The Boston Celtics, as any Lakers fan has undoubtedly noticed in the course of what has been one of the most satisfying NBA Finals in recent memory, have temper-control issues. A team featuring forward/center Rasheed Wallace, who holds the dubious NBA record for most technical fouls, and center Kendrick Perkins, who like Wallace has played in danger of suspension if he commits a seventh technical in the playoffs, is as likely to throw games away with its uncontrolled passion as it is to win them.
It turns out the same flaw applies to basketball fans.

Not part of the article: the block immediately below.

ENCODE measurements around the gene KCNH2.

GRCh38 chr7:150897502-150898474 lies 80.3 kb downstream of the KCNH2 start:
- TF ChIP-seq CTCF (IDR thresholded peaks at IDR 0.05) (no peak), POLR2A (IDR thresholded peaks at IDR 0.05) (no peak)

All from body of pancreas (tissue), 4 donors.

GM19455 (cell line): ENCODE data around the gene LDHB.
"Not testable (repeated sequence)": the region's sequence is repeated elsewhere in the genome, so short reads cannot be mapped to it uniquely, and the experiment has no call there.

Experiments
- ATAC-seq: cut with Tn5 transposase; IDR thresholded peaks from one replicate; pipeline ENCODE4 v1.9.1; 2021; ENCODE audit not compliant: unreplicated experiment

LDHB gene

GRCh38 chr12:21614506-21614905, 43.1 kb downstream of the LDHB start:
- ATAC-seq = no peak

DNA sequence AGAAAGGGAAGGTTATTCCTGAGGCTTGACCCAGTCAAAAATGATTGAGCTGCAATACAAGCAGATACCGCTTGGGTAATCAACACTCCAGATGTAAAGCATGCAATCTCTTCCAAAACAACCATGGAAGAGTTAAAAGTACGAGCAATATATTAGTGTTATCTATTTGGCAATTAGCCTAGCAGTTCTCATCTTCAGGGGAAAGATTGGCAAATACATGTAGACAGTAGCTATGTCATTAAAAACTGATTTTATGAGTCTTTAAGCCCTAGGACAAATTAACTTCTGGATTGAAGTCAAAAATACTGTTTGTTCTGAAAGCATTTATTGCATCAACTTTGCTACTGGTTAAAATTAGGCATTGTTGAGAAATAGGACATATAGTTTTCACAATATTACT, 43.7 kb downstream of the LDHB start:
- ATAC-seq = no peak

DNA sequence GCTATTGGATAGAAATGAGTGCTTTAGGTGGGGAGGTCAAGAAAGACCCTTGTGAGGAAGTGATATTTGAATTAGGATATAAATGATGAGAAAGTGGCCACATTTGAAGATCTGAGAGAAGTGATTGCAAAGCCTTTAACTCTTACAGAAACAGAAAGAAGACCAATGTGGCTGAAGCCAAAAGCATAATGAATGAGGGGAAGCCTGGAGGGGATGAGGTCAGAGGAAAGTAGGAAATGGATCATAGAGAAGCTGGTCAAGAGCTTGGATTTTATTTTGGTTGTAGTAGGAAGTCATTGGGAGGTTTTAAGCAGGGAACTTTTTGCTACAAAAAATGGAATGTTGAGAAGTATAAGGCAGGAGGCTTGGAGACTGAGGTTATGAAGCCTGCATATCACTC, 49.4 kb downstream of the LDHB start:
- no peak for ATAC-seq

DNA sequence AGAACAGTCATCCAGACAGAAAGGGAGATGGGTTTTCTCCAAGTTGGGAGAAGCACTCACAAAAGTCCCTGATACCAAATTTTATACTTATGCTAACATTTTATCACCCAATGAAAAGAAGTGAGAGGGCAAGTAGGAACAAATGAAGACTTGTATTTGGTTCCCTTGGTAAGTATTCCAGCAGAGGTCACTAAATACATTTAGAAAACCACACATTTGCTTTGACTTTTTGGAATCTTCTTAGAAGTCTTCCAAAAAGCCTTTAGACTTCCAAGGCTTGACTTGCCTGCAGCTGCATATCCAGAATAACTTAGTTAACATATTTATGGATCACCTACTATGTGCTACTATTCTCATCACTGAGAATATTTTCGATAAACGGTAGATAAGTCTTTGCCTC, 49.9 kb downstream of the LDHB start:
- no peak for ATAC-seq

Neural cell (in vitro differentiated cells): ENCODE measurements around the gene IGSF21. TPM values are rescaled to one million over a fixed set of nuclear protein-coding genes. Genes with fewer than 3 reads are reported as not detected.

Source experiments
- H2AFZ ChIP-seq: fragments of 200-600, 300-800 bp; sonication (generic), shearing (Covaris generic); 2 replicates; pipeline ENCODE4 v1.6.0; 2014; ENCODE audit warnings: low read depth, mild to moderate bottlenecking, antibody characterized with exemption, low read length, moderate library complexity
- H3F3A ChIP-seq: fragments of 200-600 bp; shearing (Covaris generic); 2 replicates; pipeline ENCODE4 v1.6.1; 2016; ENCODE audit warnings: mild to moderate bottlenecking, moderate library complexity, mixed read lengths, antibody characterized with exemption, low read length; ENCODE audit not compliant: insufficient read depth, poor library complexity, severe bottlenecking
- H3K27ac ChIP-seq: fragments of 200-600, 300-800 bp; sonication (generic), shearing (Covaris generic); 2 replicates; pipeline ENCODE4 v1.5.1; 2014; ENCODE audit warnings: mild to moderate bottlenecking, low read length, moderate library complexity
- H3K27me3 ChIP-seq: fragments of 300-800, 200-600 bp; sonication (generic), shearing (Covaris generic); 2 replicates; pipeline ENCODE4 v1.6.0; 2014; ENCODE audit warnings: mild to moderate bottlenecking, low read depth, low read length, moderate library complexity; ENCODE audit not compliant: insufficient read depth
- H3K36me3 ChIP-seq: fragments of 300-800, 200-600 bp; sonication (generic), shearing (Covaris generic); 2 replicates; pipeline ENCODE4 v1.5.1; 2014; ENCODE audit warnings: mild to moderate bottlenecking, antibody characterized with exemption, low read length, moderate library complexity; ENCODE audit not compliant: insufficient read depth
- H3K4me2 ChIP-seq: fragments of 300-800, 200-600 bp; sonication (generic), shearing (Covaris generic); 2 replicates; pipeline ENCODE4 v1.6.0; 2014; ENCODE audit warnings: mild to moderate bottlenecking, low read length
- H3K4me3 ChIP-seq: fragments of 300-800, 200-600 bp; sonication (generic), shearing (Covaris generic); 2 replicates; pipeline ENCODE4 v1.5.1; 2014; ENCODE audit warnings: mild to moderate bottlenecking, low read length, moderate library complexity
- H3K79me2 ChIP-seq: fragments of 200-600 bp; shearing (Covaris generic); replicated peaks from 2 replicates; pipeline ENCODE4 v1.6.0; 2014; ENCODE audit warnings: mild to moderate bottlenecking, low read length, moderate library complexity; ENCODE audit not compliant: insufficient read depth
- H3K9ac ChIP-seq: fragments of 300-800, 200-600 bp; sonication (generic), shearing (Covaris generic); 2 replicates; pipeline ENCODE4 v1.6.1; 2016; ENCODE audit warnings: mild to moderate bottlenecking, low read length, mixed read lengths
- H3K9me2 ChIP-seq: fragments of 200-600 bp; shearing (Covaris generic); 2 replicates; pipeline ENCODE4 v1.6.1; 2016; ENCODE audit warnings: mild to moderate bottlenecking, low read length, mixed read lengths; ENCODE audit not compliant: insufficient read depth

Los Angeles could not have asked for a more thrilling or consequential series, with the Lakers tied at three games apiece with their Beantown archrivals and the championship on the line Thursday night at Staples Center. Emotions are understandably running high, and although we're rooting for a home victory as hard as anybody, we're wary about the often sad consequences of what should be a glorious occasion. Last year, after the Lakers defeated the Orlando Magic in the NBA Finals, jubilant crowds broke car windshields, vandalized police cars and looted stores. "It makes me not want to be a basketball fan," a tearful Richard Torres told The Times after his downtown shoe store was ravaged.